Ten years after discussions first began about developing a prime Sparks Street property, one block south of Parliament Hill, Ashcroft Homes says it plans to break ground on its condo and luxury rentals development on Thursday.
“It took a lot of grit and determination to be patient,” Ashcroft Homes President David Choo told the Ottawa Business Journal. “I’m just glad that we are here now. And we are here now because of how special this site is.”
Ashcroft has been in discussions with the National Capital Commission (NCC) since 2006 about the finer details of the development, located between Sparks and Queen streets, just west of Metcalfe Street. The NCC owns the site it calls Canlands A and is leasing the land to the company for development, but negotiations between the groups have slowed on several occasions.
The development was originally slated to begin in December 2011 with completion anticipated for 2013. Ashcroft said at the time that delays came with the learning curve of applying for a series of development permits from the NCC, where a large priority is maintaining the heritage status of Sparks Street properties.
Ashcroft calls the development “re Residences.” The current plans are for two buildings, one six storeys and the other 16, featuring 92 condominium units and 110 luxury rental suites with amenities such as kitchens. The site includes space for a fine dining restaurant on Queen Street and 6,000 square feet of retail space along Sparks Street. A completion date is set for 2018.
The luxury rental suites were originally intended to be hotel units, but the new vision for the suites are for long-term rentals, likely ranging from as short as a week to as long as a year. Mr. Choo says that these suites would target a niche, high-end market.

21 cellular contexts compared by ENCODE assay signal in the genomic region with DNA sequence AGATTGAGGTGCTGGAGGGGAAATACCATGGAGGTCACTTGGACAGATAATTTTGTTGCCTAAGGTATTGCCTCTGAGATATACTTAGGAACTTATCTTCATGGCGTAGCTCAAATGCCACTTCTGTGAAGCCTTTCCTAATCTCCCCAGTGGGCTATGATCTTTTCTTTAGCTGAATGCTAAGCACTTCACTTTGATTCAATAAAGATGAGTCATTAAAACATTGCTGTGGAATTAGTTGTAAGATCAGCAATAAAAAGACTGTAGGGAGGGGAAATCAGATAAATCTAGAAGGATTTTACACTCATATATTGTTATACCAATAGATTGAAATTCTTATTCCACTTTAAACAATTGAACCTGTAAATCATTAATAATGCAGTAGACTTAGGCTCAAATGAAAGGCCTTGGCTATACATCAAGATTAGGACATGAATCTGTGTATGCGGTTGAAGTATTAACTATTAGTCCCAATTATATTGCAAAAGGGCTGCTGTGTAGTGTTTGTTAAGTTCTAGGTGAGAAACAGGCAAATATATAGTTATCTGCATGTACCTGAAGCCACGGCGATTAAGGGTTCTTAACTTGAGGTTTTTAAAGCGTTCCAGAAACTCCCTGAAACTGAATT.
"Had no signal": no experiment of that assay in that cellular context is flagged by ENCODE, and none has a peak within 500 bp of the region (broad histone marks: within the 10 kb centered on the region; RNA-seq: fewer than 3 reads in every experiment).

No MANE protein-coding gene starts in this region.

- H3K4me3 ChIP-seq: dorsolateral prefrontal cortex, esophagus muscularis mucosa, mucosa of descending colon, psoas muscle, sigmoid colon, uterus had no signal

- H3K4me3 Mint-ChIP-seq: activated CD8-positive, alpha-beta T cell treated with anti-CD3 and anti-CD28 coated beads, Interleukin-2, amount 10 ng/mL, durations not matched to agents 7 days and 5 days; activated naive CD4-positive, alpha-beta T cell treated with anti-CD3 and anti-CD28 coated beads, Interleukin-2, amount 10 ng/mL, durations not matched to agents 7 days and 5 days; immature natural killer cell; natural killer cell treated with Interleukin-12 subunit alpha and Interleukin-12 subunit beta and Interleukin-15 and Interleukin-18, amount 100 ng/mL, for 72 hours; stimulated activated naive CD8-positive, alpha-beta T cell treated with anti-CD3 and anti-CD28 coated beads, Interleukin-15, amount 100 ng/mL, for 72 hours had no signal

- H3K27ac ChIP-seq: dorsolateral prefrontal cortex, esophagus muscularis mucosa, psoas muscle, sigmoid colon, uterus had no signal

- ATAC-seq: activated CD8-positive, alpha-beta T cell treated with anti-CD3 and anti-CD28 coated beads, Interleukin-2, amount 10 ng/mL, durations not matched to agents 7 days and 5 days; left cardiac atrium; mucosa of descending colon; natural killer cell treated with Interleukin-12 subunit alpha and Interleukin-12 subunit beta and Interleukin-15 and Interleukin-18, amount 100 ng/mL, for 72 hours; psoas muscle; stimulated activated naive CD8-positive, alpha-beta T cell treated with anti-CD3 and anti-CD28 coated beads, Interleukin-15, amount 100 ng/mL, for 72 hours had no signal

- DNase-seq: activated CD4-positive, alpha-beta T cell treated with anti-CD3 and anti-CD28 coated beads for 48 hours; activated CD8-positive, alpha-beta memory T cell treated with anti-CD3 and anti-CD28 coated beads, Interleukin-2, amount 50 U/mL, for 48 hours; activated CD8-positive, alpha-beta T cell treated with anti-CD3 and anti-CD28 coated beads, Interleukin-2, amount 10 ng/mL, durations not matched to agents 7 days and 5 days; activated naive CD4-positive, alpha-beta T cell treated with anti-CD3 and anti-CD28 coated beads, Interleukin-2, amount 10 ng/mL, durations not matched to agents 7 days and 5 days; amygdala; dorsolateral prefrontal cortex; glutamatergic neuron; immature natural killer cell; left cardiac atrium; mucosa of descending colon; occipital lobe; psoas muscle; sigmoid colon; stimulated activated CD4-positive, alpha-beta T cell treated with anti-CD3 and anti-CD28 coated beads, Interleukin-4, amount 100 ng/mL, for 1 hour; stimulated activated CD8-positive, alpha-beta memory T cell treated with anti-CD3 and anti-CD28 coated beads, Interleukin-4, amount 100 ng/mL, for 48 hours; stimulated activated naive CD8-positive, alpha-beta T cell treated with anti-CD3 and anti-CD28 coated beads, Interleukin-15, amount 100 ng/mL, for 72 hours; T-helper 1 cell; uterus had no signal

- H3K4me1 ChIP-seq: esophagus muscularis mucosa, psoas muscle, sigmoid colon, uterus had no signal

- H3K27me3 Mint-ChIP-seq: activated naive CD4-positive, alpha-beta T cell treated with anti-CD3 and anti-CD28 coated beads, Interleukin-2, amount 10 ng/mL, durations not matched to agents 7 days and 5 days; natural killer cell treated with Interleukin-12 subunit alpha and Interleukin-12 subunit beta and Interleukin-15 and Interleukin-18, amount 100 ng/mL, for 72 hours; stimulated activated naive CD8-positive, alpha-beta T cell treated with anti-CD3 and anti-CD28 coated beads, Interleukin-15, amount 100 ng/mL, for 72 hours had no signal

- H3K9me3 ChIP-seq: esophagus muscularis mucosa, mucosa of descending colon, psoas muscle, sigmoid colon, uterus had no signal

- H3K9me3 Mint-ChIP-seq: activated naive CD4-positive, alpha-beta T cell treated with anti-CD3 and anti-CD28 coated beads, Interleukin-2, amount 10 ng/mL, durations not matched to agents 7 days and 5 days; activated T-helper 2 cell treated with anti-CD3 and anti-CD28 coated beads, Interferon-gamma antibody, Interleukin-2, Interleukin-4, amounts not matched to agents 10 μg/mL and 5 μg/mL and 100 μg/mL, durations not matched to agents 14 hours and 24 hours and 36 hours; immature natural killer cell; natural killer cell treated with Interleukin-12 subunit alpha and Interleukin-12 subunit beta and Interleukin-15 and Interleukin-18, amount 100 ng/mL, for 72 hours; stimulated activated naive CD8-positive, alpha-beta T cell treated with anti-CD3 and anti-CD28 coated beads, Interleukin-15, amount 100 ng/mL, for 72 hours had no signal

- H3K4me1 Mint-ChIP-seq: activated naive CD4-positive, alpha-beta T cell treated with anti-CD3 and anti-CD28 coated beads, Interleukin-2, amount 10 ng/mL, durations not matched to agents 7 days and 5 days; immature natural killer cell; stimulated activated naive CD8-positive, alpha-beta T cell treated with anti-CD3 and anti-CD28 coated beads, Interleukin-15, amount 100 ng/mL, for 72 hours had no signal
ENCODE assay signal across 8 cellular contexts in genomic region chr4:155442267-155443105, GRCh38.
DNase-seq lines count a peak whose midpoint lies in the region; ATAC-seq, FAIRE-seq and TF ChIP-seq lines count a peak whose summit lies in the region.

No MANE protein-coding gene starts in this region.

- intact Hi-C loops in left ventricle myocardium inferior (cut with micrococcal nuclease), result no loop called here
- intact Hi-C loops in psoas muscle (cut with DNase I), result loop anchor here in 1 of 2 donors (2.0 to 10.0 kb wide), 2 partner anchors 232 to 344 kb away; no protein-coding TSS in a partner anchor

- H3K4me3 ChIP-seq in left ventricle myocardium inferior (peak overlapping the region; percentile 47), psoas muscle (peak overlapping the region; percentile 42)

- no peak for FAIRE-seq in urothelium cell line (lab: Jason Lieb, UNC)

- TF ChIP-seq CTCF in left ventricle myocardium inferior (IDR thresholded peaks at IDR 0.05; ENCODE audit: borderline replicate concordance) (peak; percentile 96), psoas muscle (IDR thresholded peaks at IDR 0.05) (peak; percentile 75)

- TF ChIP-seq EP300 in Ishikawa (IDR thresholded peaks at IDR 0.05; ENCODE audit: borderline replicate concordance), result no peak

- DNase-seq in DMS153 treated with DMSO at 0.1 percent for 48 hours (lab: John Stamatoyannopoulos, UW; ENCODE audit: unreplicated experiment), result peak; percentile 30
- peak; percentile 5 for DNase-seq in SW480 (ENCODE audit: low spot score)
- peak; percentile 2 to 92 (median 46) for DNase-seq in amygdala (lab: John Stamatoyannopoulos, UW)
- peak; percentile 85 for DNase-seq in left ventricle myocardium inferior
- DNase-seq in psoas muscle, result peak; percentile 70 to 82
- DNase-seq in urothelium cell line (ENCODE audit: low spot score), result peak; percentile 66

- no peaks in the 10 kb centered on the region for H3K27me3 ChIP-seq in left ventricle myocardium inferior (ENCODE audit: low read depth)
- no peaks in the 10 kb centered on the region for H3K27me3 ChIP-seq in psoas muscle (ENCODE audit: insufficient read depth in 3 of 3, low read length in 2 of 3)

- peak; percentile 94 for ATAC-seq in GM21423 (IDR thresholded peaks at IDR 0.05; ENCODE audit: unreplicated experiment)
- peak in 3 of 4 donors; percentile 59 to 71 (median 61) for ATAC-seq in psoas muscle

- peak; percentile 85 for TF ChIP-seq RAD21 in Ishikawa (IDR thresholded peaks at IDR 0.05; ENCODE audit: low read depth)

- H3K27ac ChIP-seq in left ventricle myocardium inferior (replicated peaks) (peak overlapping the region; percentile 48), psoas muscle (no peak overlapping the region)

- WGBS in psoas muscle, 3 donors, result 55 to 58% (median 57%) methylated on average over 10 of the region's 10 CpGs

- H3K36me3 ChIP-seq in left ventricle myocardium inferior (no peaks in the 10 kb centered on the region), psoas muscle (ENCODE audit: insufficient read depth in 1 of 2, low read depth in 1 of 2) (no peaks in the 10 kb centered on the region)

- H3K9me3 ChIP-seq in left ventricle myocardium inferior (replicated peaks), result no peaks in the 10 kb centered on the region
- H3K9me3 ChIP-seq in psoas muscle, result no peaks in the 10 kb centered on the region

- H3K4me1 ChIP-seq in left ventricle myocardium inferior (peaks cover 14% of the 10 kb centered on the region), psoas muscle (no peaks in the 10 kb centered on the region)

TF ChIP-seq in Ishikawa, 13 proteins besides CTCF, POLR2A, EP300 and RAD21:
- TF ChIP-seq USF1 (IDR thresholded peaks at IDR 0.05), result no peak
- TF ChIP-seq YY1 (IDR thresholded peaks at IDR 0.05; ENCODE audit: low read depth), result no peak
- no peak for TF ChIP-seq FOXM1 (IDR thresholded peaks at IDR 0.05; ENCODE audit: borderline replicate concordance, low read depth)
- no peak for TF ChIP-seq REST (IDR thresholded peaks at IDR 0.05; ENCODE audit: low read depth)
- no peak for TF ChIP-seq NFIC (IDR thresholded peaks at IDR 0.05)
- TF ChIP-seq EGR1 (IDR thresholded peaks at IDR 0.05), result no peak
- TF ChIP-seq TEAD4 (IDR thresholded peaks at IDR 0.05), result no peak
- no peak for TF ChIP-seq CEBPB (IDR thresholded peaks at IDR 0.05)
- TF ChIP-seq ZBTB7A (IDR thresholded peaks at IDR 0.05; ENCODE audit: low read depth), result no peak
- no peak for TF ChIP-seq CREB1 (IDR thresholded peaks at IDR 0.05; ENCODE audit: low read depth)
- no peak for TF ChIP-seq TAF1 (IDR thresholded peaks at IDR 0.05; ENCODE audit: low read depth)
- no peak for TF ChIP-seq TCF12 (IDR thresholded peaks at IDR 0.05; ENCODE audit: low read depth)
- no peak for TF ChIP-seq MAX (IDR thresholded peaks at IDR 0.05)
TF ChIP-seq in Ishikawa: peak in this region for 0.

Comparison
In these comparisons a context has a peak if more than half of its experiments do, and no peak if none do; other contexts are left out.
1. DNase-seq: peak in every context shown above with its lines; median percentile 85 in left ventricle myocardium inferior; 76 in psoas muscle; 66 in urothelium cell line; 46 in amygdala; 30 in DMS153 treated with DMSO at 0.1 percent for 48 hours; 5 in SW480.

On the condo side, Mr. Choo says more than 70 per cent of the units have been pre-sold, including buyers from the first sales period whose original prices will be honoured. He adds that many of those first buyers have since moved on, however, which has opened up many units with the development’s premiere views overlooking the parliamentary precinct. He says that he has no concerns about selling the remaining units.
“This site has always been an iconic piece of Canadian real estate,” he says.
The developer hopes that the overall impact of the property revitalizes the Sparks Street area, which has often been lamented by residents as failing to live up to its potential.
Mr. Choo says he is excited to finally realize his vision for the development and is not detracted by the delays. He says that the final product, not the timeframe, will be the measure of success.
“When it’s finished, I think the public will get a chance to vote and say whether they think David Choo got it right,” he says.